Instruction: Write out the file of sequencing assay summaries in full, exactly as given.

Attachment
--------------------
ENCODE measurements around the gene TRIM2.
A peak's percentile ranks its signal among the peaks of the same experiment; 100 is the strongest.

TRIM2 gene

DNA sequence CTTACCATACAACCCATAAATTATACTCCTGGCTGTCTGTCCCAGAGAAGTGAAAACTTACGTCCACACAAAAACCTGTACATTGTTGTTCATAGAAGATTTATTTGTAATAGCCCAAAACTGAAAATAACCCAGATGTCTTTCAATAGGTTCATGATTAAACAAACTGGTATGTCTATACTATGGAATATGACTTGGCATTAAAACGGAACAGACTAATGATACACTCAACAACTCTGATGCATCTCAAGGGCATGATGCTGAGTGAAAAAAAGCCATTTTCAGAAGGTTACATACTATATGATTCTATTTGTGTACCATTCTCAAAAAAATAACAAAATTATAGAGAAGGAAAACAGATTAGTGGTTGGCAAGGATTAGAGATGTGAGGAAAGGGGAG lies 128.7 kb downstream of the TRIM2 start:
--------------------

ENCODE measurements around the gene TRIM2.
A peak's percentile ranks its signal among the peaks of the same experiment; 100 is the strongest.

TRIM2 gene

DNA sequence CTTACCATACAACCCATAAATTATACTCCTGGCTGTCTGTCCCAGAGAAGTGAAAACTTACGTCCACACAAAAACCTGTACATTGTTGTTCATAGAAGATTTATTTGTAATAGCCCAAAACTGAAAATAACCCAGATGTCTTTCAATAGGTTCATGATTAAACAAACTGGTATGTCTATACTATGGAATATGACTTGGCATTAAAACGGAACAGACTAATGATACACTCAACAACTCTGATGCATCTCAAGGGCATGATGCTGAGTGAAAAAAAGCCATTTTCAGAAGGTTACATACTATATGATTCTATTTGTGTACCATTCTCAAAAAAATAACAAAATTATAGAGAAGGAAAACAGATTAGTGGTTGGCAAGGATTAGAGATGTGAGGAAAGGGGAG lies 128.7 kb downstream of the TRIM2 start: